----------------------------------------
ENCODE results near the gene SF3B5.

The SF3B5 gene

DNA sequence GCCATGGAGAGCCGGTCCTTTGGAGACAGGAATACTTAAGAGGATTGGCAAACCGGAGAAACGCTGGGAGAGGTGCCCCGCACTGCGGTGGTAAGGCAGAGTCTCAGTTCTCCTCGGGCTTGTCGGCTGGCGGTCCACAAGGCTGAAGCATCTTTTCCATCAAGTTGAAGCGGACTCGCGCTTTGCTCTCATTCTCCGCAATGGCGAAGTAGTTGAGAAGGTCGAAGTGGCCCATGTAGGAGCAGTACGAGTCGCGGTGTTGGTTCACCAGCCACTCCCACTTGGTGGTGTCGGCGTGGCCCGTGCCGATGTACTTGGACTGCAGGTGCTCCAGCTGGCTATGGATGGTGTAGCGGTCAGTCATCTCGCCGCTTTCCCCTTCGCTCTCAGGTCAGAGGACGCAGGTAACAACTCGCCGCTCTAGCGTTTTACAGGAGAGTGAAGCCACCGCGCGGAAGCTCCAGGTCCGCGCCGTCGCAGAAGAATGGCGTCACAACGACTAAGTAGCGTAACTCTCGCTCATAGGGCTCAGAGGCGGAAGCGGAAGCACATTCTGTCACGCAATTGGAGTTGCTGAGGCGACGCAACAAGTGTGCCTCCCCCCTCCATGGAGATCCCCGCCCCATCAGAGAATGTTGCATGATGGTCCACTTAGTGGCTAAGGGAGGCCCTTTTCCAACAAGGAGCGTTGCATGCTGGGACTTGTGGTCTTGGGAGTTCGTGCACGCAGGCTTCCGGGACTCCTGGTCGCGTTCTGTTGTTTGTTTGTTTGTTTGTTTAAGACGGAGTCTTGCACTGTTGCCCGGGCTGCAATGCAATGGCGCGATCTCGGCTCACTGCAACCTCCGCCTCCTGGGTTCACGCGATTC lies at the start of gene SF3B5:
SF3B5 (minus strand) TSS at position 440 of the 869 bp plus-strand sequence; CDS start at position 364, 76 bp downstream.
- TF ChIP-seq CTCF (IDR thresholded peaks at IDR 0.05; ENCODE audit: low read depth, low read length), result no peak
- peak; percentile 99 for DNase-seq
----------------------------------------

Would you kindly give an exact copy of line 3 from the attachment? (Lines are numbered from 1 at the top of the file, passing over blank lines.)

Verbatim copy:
DNA sequence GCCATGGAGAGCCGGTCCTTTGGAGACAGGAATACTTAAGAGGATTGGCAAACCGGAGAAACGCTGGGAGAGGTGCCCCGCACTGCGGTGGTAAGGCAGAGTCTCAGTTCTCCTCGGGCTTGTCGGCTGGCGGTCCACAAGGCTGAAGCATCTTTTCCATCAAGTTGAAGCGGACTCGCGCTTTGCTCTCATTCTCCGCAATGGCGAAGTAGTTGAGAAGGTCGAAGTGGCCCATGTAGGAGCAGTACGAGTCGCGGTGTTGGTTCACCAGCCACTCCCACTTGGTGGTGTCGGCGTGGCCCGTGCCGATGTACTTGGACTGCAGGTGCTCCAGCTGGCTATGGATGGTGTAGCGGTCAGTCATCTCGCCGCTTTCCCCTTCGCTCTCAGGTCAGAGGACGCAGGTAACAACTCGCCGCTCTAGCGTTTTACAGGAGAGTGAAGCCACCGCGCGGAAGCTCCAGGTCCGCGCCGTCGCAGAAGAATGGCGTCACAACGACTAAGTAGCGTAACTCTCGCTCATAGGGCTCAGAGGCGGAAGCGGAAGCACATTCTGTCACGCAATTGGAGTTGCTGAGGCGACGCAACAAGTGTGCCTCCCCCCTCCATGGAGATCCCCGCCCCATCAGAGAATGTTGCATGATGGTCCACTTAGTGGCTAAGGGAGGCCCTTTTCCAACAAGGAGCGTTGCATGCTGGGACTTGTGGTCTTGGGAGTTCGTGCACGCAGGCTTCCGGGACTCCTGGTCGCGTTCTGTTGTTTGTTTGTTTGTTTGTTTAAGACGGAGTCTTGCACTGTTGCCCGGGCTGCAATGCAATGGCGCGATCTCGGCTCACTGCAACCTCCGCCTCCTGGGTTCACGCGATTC lies at the start of gene SF3B5: